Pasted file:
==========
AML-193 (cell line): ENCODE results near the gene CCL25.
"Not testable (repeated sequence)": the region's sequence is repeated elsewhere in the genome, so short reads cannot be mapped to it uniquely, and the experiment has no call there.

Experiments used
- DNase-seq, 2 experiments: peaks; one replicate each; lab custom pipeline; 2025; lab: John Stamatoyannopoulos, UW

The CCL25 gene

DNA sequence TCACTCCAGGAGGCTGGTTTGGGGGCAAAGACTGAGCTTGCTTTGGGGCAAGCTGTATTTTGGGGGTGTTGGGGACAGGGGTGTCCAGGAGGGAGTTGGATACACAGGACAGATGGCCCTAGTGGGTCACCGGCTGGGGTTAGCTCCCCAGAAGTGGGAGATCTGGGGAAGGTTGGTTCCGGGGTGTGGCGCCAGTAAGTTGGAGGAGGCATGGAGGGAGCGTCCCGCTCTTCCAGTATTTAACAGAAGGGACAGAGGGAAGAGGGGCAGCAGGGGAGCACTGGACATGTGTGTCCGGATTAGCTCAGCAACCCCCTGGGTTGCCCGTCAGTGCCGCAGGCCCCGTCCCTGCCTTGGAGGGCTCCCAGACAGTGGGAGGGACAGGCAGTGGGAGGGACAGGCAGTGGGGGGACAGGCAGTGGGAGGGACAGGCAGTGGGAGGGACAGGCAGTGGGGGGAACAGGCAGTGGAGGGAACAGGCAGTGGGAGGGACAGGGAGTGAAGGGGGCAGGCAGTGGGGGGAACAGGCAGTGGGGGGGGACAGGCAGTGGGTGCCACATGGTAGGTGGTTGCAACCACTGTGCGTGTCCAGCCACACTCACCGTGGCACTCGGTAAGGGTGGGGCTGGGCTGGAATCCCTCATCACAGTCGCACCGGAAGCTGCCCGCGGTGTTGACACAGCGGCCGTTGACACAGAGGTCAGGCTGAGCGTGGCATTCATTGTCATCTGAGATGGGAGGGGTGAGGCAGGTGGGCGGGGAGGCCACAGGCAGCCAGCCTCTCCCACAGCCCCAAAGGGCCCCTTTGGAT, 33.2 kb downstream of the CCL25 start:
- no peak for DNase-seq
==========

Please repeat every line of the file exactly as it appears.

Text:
AML-193 (cell line): ENCODE results near the gene CCL25.
"Not testable (repeated sequence)": the region's sequence is repeated elsewhere in the genome, so short reads cannot be mapped to it uniquely, and the experiment has no call there.

Experiments used
- DNase-seq, 2 experiments: peaks; one replicate each; lab custom pipeline; 2025; lab: John Stamatoyannopoulos, UW

The CCL25 gene

DNA sequence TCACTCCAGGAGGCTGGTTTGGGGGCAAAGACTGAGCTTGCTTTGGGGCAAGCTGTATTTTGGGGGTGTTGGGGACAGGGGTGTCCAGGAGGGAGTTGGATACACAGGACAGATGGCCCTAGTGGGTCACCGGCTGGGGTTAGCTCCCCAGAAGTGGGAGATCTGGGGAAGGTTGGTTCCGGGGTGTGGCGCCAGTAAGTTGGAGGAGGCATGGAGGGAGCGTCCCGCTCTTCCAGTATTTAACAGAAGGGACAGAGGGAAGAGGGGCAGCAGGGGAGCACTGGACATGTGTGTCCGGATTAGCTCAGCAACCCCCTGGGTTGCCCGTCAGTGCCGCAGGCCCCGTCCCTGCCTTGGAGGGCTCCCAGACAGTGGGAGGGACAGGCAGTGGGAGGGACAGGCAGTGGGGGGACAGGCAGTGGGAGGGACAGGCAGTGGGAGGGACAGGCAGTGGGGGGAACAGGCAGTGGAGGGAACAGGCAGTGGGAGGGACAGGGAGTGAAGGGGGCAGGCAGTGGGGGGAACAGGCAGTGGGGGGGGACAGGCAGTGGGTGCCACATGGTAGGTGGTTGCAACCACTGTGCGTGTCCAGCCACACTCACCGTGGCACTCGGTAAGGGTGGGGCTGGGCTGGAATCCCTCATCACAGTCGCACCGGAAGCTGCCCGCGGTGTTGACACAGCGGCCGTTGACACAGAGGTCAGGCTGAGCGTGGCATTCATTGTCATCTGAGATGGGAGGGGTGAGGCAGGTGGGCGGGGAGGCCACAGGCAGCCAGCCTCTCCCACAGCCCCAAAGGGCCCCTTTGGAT, 33.2 kb downstream of the CCL25 start:
- no peak for DNase-seq